Quotation from letter from C. A. Cobb, Southern Division, Agricultural Adjustment Administration, Washington, D. C.:

If cotton or any other soil-depleting row crop is destroyed by flood, hail, drought, or insects after reaching the stage indicated (a date too late for the replanting of these crops) the date at which the land is considered as devoted to such crop, a certification by the producer approved by a community committeeman designating the area and the approximate date on which the crop was destroyed together with a statement as to the age and stage of growth of the crop destroyed shall be made to the county committee as soon after the destruction of such crop as possible.

A special committee with C. C. Hutto, chairman of the agriculture committee, South Carolina Bankers' Association, with a local committee in each county representing hail sufferers, submitted the following statement: Number of farms suffering serious hail damage

1, 927 Number of acres cotton seriously damaged or destroyed.

25, 811 Number of acres tobacco seriously damaged or destroyed.

815 Number of acres food and food crops seriously damaged or destroyed. -- 23, 384 Number of farm people dependent upon these crops for livelihood..

11, 426

REESTABLISH LONGEVITY PAY OF WARRANT OFFICERS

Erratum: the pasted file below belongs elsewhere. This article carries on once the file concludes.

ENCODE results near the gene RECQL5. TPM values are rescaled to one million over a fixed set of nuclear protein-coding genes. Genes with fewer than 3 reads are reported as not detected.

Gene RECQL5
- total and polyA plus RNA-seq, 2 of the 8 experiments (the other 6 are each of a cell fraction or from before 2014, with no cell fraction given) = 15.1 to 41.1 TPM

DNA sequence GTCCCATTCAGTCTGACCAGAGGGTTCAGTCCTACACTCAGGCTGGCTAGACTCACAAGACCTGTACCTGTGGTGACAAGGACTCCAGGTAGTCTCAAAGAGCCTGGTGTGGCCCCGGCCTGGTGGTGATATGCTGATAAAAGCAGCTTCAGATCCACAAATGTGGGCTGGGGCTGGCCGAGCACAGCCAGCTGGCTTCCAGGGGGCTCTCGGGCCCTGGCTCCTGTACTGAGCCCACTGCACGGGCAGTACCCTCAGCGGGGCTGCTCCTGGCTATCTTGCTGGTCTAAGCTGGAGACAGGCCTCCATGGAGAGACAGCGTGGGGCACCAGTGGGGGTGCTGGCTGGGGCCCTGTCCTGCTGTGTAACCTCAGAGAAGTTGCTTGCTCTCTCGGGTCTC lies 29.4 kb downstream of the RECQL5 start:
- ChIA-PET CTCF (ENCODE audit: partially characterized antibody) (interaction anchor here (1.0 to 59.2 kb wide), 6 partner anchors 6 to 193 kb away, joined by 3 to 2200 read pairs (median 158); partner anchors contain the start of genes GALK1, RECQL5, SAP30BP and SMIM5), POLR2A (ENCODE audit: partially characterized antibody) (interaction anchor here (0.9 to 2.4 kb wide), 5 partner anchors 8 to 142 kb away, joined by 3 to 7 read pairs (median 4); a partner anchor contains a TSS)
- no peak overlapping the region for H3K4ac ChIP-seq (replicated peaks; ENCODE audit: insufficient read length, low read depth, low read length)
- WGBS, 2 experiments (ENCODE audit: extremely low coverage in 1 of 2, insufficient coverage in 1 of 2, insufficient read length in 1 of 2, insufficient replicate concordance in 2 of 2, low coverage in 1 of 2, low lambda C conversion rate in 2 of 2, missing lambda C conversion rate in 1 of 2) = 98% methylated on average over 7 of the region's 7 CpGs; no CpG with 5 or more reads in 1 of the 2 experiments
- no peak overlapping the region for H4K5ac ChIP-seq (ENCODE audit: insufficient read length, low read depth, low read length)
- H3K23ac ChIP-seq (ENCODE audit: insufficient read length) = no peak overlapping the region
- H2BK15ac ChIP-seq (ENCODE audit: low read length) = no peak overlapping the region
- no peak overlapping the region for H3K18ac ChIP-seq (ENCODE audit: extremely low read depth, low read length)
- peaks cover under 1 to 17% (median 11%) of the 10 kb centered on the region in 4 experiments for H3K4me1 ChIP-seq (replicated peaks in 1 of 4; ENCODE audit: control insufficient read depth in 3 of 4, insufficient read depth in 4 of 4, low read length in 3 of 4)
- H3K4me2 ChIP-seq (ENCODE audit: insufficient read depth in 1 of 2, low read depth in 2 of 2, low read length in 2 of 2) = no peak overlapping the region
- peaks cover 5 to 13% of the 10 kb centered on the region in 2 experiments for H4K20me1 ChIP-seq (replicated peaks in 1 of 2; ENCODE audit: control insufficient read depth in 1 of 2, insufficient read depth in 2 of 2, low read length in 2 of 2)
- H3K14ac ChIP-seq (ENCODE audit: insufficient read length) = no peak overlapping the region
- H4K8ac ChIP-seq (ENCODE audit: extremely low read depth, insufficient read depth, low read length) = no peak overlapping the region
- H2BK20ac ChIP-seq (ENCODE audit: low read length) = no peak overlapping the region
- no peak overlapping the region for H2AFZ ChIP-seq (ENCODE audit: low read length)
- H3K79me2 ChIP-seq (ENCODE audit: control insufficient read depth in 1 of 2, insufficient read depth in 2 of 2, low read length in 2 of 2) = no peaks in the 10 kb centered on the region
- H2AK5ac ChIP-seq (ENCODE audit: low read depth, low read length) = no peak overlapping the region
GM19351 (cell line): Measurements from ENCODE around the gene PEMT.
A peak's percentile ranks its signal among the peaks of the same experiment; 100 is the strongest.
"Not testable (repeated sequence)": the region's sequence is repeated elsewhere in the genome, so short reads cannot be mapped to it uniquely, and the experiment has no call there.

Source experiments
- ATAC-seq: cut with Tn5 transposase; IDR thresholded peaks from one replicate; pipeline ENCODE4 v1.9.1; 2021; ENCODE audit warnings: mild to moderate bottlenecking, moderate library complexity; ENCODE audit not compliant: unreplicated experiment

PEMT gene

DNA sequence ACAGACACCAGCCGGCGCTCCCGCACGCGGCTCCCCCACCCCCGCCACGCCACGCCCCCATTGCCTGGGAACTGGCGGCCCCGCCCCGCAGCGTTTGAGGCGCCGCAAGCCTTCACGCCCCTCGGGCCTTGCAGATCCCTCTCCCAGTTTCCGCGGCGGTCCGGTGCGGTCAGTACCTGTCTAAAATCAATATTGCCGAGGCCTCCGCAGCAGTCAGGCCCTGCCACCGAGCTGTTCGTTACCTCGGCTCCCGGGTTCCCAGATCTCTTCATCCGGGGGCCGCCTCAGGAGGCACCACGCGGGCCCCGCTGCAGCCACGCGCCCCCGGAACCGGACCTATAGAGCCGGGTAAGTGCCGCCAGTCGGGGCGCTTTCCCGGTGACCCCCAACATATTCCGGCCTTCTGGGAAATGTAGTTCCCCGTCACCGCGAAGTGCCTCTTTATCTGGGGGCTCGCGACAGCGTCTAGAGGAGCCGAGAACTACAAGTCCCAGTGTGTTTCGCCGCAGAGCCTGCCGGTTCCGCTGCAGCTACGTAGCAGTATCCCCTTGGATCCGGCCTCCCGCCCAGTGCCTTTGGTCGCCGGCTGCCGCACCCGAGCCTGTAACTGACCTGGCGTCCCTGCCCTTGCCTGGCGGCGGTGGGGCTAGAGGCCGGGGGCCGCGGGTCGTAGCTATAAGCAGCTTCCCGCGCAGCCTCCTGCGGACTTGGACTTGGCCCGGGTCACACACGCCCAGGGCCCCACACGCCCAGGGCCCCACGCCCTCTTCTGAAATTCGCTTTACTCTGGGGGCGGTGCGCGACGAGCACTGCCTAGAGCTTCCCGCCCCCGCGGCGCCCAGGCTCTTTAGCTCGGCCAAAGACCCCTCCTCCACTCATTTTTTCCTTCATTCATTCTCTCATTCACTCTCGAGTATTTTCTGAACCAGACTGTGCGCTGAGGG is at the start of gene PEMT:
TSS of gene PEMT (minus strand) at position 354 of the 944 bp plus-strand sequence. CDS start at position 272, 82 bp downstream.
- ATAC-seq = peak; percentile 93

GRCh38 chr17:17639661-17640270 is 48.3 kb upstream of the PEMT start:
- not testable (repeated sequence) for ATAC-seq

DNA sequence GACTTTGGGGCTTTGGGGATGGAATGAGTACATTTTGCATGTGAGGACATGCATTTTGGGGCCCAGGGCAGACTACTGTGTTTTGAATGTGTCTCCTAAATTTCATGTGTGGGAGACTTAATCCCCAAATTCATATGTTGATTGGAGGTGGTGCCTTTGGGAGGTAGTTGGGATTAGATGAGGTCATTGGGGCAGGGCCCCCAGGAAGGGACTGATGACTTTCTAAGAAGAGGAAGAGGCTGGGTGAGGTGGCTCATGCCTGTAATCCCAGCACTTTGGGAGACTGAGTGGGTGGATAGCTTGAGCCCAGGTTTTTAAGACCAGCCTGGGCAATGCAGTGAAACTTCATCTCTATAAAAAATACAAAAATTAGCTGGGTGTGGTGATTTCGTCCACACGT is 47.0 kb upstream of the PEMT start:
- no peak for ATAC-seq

APRIL 14, 1938.—Committed to the Committee of the Whole House on the state

of the Union and ordered to be printed

Mr. EDMISTON, from the Committee on Military Affairs, submitted

the following

REPORT

(To accompany H. R. 3618]

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The Committee on Military Affairs, to whom was referred the bill (H. R. 3618) to reestablish the longevity pay of warrant officers, having considered the same, submit the following report thereon with the recommendation that it do pass.

This legislation is intended to reestablish the percentages of increase for longevity pay which were in effect prior to 1922 as provided by section 4 (a) of the act approved June 4, 1920 (41 Stat. L. 759), and chapter IX of the act approved July 9, 1918 (40 Stat. L. 881-882). The first-mentioned law applied to warrant officers other than warrant officers of the Army Mine Planter Service; the latter law applied to warrant officers of the Army Mine Planter Service. Both laws granted longevity pay on the basis then provided for commissioned officers, namely, an addition of 10 percent of their base pay for each 5 years of service, not to exceed 40 percent. Under existing law (Pay Readjustment Act, approved June 10, 1922) all warrant officers receive longevity pay on the basis provided for enlisted men, namely an addition of 5 percent of base pay for each 4 years of service not to exceed 25 percent. The Pay Readjustment Act of 1922, while providing increases in base pay and allowances for warrant officers, changed the longevity-pay system to that of the enlisted man who receives a maximum increase of 25 percent of base pay for over 20 years' service, as against the 40 percent which warrant officers received under prior laws.

There are at present on the active list 40 warrant officers of the Army Mine Planter Service and 747 other warrant officers. The majority of these have over 20 years' service for pay purposes and are now receiving the maximum pay allowable. Following is a table showing the present monthly maximum rate of pay and the increase